Louisville: A Data-Savvy Approach, from LouieLab to LouieStat
(Louisville went on to achieve What Works Cities Certification at the gold level in 2019. Learn more here.)
By Kristin Taylor
A loft-inspired space with exposed brick and a startup vibe isn’t what typically comes to mind when one thinks of a municipal building, but that’s exactly what the Louisville Metro Government has created in its LouieLab. The space is a hub where city employees, members of the civic tech community, and other innovators can come together to collaborate. It’s also a physical manifestation of the City’s efforts to open itself up to residents and strategize, together, on how to achieve shared goals for Louisville’s future.
Mayor Greg Fischer has a term for this: building social muscle. He believes that transparent communication fosters trust with the community. “It helps set the tone for what citizens should expect,” he says. He’s embedded that philosophy throughout his approach to using data, from signing an open data executive order that considers public information to be open by default to launching the City’s LouieStat performance management program, which evaluates departments’ work and shares progress with residents.
Chief Data Officer Michael Schnuerle knows firsthand the benefits of a strong social muscle. Cofounder of the local Code for America brigade, the Civic Data Alliance (CDA), he remembers, in the early 2000s, trying to articulate an idea. “I didn’t know what to call it yet,” he recalls. “I was making FOIA [Freedom of Information Act] requests, but I wanted a website where I could access information.” Years later, when such a tool still didn’t exist, he tweeted that, if the civic tech community had open 311 data in real time, it could see where people are reporting downed trees and help the city more quickly assess storm damage. Mayor Fischer saw the tweet, liked the idea, and teamed him up with Louisville’s IT Services Department to help develop the City’s open data portal.
Soon after, Schnuerle found himself being hired as the twelfth chief data officer in the country. Since then, he’s worked to expand the City’s open data efforts both internally and externally, and cultivate the civic tech community he came from with data requests and hackathons. The City’s Innovation Team also collaborates on CDA projects like helping visually impaired residents access open data through voice-automated smart-home systems like Alexa. “We are so data-driven,” says Schnuerle. “The Mayor always emphasizes analytics. Whenever I talk to him, he always wants to know what the data is and how are we collecting it.”
For Chief of Performance Improvement Daro Mott, who oversees LouieStat, analytics are practically a way of life. His team has trained a staff member in every city department on how to embed the use of data in their work and then to report on their progress. Fundamental to this work has been responding to Mayor Fischer’s call for a culture of “weakness orientation” that focuses on where to improve. Mott explains: “It’s not just data show-and-tell. It’s about asking: ‘How do we use this data over time to fundamentally get better?’”
At a recent LouieStat meeting, the Department of Corrections turned to its numbers to discuss, with Mott’s team, strategies for reducing overcrowding in facilities and unscheduled overtime expenditures. These were complex challenges, and the solutions wouldn’t come easily, but the data were already helping to outline a path forward. Amid the troubleshooting, Mott made sure there was also time to recognize a key win: when data previously revealed high rates of recidivism among certain vulnerable populations, the Department launched a program to ensure that former inmates were paired upon release with social service providers. Now they were beginning to see declines in reincarceration.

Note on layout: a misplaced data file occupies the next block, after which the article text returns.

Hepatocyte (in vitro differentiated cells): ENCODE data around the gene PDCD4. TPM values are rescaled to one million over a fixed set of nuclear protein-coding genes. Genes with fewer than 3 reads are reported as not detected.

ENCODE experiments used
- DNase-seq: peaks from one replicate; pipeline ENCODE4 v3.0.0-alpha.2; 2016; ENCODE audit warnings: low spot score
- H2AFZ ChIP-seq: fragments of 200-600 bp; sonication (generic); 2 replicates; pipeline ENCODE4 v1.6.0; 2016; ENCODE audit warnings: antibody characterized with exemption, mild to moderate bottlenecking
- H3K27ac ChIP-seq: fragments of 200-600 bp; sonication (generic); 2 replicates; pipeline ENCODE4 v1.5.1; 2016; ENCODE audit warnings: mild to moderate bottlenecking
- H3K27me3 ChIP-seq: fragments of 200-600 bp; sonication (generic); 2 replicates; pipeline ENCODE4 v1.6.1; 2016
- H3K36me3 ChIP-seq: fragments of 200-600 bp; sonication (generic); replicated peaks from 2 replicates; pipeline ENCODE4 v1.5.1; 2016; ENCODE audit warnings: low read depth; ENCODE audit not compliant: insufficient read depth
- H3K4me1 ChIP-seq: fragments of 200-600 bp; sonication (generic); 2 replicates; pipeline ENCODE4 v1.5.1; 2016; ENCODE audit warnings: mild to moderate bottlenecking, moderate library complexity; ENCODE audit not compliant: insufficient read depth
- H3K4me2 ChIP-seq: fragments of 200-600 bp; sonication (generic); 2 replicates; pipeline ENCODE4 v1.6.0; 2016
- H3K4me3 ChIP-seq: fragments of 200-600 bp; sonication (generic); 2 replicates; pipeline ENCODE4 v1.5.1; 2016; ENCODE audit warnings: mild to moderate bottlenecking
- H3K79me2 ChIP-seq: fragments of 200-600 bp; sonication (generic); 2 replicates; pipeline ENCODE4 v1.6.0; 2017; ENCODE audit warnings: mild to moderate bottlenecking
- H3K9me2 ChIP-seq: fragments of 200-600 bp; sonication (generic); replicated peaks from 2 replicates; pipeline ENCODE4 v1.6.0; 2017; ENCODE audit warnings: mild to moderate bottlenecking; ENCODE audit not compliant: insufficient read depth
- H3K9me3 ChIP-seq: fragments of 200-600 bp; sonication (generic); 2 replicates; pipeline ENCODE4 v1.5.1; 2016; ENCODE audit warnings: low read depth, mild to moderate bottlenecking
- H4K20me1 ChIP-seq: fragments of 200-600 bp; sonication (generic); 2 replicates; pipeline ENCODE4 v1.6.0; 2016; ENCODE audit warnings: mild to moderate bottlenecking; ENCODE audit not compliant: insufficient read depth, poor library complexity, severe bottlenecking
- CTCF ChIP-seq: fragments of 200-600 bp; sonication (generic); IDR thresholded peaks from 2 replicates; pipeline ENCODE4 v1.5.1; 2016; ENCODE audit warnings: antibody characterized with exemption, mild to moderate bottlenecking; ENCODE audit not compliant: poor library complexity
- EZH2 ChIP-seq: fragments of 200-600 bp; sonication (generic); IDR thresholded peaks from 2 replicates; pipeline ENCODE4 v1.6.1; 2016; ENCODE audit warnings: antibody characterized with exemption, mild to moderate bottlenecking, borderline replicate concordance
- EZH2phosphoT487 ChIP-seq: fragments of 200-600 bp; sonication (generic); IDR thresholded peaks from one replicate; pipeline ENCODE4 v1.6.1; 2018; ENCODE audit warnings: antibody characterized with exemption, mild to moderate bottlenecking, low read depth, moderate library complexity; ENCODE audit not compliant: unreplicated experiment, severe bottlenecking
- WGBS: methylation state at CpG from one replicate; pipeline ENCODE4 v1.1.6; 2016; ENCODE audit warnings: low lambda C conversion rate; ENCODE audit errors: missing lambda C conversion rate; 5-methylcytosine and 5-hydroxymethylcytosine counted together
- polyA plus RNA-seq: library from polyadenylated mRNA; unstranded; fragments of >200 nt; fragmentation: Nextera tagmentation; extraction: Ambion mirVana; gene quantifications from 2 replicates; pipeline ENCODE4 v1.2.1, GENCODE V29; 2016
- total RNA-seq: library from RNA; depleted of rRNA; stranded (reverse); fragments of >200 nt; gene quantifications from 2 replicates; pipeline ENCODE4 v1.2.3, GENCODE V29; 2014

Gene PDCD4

Now entering its seventh year, LouieStat is one of the nation’s longest-running CitiStat leadership strategies, and has 26 departments involved. “What gets measured gets done, especially if you take action to improve it,” says Mott. His team trains hundreds of employees each year on how to use a data-driven, seven-step problem-solving process to improve. LouieStat is empowered by a Learn and Grow series, Louisville’s own version of Denver’s Peak Academy. The City’s goal over the next few years is to make LouieStat the data-driven management system, not merely a series of forums or a program.
Mayor Fischer says that part of the City’s job is to celebrate success, but also to say where it can do better and then invite residents to be part of the solution. The City’s Innovation Team is finding creative ways to involve residents in tackling tough problems, sometimes by bringing them into the data-collection process itself. In one project, placing GPS-enabled sensors on asthma inhalers is helping to pinpoint areas throughout the city where low air quality is likelier to induce asthma attacks. In another project, built at a CDA hackathon, crowdsourcing data on internet speed is helping the City assess the extent of its digital divide and develop a digital inclusion strategy to remove the barriers that are keeping residents from better jobs and other opportunities.
In Louisville, every staff member one talks to seems to share the belief that, with residents at the core and data to guide the way, there’s nothing they cannot accomplish. “We’re small enough to get things done but big enough to matter,” Mott says. A guiding philosophy of the Fischer Administration is the theory of the job: the job consists of daily work, continuous improvement, and breakthrough (innovative) work. “Our data-driven transformation starts and ends with all aspects of measuring the job, and we have a big job to do,” says Mott.